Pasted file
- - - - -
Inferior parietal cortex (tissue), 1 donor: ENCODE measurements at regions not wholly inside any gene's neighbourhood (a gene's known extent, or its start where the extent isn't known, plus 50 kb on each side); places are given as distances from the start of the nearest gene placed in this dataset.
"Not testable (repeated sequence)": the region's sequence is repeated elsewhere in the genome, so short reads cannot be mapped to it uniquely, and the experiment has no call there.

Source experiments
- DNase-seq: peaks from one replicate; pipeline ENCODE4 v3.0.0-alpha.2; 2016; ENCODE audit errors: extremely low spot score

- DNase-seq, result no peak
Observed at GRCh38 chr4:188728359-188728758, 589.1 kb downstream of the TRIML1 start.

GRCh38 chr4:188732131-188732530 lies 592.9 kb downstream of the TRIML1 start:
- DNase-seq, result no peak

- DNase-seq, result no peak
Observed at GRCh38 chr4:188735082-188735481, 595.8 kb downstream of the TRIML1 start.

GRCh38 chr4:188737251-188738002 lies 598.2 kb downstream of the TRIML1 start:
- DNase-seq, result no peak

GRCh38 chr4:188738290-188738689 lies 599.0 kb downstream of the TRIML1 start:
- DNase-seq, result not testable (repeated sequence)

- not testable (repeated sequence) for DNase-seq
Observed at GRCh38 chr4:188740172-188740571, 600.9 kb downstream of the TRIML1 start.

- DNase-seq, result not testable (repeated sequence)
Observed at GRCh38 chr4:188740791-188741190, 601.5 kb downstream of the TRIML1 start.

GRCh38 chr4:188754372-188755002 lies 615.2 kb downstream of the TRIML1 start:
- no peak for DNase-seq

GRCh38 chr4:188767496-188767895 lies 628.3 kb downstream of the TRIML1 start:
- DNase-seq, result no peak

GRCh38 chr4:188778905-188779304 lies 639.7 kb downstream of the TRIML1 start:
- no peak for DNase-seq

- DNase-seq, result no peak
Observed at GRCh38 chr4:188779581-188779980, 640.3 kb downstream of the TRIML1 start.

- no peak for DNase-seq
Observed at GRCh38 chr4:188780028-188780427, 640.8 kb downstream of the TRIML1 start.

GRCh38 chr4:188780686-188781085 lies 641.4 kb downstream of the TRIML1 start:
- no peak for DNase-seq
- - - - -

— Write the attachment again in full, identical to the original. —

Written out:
Inferior parietal cortex (tissue), 1 donor: ENCODE measurements at regions not wholly inside any gene's neighbourhood (a gene's known extent, or its start where the extent isn't known, plus 50 kb on each side); places are given as distances from the start of the nearest gene placed in this dataset.
"Not testable (repeated sequence)": the region's sequence is repeated elsewhere in the genome, so short reads cannot be mapped to it uniquely, and the experiment has no call there.

Source experiments
- DNase-seq: peaks from one replicate; pipeline ENCODE4 v3.0.0-alpha.2; 2016; ENCODE audit errors: extremely low spot score

- DNase-seq, result no peak
Observed at GRCh38 chr4:188728359-188728758, 589.1 kb downstream of the TRIML1 start.

GRCh38 chr4:188732131-188732530 lies 592.9 kb downstream of the TRIML1 start:
- DNase-seq, result no peak

- DNase-seq, result no peak
Observed at GRCh38 chr4:188735082-188735481, 595.8 kb downstream of the TRIML1 start.

GRCh38 chr4:188737251-188738002 lies 598.2 kb downstream of the TRIML1 start:
- DNase-seq, result no peak

GRCh38 chr4:188738290-188738689 lies 599.0 kb downstream of the TRIML1 start:
- DNase-seq, result not testable (repeated sequence)

- not testable (repeated sequence) for DNase-seq
Observed at GRCh38 chr4:188740172-188740571, 600.9 kb downstream of the TRIML1 start.

- DNase-seq, result not testable (repeated sequence)
Observed at GRCh38 chr4:188740791-188741190, 601.5 kb downstream of the TRIML1 start.

GRCh38 chr4:188754372-188755002 lies 615.2 kb downstream of the TRIML1 start:
- no peak for DNase-seq

GRCh38 chr4:188767496-188767895 lies 628.3 kb downstream of the TRIML1 start:
- DNase-seq, result no peak

GRCh38 chr4:188778905-188779304 lies 639.7 kb downstream of the TRIML1 start:
- no peak for DNase-seq

- DNase-seq, result no peak
Observed at GRCh38 chr4:188779581-188779980, 640.3 kb downstream of the TRIML1 start.

- no peak for DNase-seq
Observed at GRCh38 chr4:188780028-188780427, 640.8 kb downstream of the TRIML1 start.

GRCh38 chr4:188780686-188781085 lies 641.4 kb downstream of the TRIML1 start:
- no peak for DNase-seq